Regency Household: A Hunting Lodge


This beautiful hunting lodge plate and description appeared in the May 1816 edition of Ackermann’s Repository.  The large windows are meant to pull nature into the manly domain, reminding me very much of the hunting box being designed by the hero in Laura Matthews’ A Curious Courting.

Regency Health and Medicine: Worm Lozenges

La Belle Assemblee, December 1817 John Ching patented a medicine for “destroying worms” on July 11, 1796.  The two types of lozenges, brown and yellow, were for morning and night respectively (Operative Chymist, 1997). Sold until the 1860s, both contained mercury. Here is a recipe (The Family Oracle of Health: Economy, Medicine, and Good Living, 1824)  To read about a child’s death from and the father’s campaign against these lozenges: … Expand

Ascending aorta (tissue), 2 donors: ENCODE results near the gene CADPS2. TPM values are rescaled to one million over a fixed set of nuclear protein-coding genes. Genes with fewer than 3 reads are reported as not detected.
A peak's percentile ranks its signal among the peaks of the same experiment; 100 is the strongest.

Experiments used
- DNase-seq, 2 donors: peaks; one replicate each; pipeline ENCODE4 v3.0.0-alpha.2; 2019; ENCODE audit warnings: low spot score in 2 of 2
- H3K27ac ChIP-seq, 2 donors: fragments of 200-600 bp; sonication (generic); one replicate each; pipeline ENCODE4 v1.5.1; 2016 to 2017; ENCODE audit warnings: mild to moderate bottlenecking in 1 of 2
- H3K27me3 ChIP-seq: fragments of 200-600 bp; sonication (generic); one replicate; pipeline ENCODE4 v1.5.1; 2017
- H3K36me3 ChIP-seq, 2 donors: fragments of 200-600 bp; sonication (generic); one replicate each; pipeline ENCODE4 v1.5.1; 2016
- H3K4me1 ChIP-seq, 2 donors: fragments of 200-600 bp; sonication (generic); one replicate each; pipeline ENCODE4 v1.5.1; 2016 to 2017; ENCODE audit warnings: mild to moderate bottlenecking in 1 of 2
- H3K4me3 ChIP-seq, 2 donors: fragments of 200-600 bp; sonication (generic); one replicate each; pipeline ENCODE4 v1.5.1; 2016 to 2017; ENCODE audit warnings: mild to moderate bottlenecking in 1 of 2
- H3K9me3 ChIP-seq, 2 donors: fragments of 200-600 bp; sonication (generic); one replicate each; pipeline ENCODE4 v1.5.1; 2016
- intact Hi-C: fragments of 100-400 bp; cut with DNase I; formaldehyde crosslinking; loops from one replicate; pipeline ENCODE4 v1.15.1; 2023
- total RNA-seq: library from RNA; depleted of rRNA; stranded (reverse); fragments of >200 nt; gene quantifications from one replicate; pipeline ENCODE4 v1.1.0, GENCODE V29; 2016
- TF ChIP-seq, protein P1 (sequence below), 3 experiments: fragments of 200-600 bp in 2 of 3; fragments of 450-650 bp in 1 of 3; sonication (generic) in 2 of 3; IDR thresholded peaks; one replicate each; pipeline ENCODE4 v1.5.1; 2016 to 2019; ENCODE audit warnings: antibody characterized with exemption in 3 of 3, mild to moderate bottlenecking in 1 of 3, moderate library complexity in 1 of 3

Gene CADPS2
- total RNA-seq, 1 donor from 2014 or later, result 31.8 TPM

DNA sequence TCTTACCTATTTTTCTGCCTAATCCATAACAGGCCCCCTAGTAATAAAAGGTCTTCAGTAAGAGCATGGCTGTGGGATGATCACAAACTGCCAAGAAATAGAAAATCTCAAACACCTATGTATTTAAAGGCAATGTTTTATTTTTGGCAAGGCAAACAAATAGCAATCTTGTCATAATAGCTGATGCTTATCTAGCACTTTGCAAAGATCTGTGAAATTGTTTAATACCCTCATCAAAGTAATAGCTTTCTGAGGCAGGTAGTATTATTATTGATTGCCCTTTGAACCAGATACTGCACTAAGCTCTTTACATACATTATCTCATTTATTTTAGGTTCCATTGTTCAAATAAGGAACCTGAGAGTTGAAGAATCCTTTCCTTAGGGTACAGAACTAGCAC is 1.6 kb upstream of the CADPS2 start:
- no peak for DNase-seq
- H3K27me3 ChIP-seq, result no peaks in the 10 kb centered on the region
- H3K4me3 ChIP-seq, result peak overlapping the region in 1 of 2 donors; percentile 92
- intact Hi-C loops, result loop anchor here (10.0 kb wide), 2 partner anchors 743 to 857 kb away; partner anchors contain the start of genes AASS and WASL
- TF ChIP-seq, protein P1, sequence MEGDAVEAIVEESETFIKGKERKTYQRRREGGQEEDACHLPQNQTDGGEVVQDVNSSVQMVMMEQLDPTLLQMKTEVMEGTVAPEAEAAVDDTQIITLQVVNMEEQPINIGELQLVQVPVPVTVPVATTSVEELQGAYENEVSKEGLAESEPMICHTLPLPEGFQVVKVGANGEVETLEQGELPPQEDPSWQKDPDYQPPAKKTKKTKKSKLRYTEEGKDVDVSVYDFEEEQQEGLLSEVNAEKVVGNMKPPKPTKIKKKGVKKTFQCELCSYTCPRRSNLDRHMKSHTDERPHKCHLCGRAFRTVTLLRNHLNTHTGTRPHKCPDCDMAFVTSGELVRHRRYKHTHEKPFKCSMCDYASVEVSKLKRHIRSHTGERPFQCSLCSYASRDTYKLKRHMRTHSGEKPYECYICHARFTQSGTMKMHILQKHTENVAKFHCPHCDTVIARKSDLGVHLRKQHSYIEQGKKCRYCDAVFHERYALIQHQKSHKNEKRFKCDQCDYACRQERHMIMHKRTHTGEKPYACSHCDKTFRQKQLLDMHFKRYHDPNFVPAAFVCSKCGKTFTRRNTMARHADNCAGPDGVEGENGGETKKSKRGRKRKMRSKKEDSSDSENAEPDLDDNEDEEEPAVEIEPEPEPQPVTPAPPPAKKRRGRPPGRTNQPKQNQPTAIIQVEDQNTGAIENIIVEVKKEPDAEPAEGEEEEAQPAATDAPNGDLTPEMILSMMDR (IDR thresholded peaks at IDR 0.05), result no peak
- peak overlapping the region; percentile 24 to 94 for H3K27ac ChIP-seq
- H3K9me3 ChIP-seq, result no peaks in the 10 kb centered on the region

Regency Reader Questions: Actors and Housing

Moniker/Name: Alyson Pearce Source of Question: Research Your Question: Hello! I’m writing a different sort of Regency romance and I had a question regarding living conditions. My main character is a Drury Lane actor making roughly £350/year, a figure that was calculated from receipts which show midrange actors earning £6-10/week. He’s a single man with no children. What kind of lifestyle would that £350/year afford … Expand

Regency Reader Questions: Where can I find it?

Regency Reader Question Where can I read The Count of Northumerland Abbey by Grace Gobson? Source of QuestionJust curious   Thanks for your question Jennifer. Grace Gibson’s The Count of Northumberland Abbey was published by Musa Publishing, which closed its doors.  The book was ebook only (as far as I can tell) and is not currently being distributed to the normal outlets (library, Amazon, B&N, etc).  … Expand